Early summer, early morning visits, short hoe in hand. Some time after 5am but before six – maybe the best-ever time to be here. I wander through a cloud of insistent bird call. I stop to watch the wren. A young fox scampers past. He – or she – turns around to take me in, then disappears into undergrowth. I stand for a while in its wild wake.
I’ll be back in isolation by the time you read this, so many of May’s mornings were spent preparing the plot. It feels odd to be absent at such a summer time. I’ve been banking on building goodwill with the garden gods. And with Howard.
I stand for a while in the wild wake of a young fox
Plot 29 is pretty much ready for now. Assorted leaves and flowers are sown. Rocket and calendula are up. Sunflowers and nasturtiums, too. Late autumn’s chicories will make room for more seasonal offers. Some will be left for spurting height and astonishing flower.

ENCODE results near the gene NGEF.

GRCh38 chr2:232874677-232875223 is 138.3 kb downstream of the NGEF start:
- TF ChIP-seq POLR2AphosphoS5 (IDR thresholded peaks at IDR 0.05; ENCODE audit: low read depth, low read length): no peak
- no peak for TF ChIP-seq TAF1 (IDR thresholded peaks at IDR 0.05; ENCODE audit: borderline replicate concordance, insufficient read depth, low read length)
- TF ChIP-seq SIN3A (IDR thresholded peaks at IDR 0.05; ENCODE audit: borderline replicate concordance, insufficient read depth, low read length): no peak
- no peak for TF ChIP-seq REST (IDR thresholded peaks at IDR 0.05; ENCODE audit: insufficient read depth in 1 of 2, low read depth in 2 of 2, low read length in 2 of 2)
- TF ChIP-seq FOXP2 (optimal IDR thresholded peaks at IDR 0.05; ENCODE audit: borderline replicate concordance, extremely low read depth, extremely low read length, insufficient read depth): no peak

All the seed rows should be up by the time I return. Thinnings will be eaten or replanted on other plots. Our Fern Verrow sweet pea seedlings are nestled at the base of pristine hazel poles – a gift from Jess at the Biodynamic Association. There were enough sticks and sweet peas to spill over to Rose’s grandma’s spot.
We are growing cosmos here for the first time, a delicate-petalled orange from an organic collective in Slovenia. We are trialling Signe’s ‘Hopi Red Dye’ amaranth, too. There are mixed chards, salads and radishes, assorted dill and saved coriander.
Dill was difficult last year. It would start well and quickly fade, so I’m trying seed in paper tape. I’ve scattered Higgledy Garden dill mammoth, too, as I was seduced by the sound of it.
All in all, I’m now pretty much not needed. I wish I was as independent. Until I return, I will scour Howard and Rose’s Instagrams.
Allan Jenkins’s Plot 29 (4th Estate, £9.99) is out now. Order it for £8.49 from guardianbookshop.com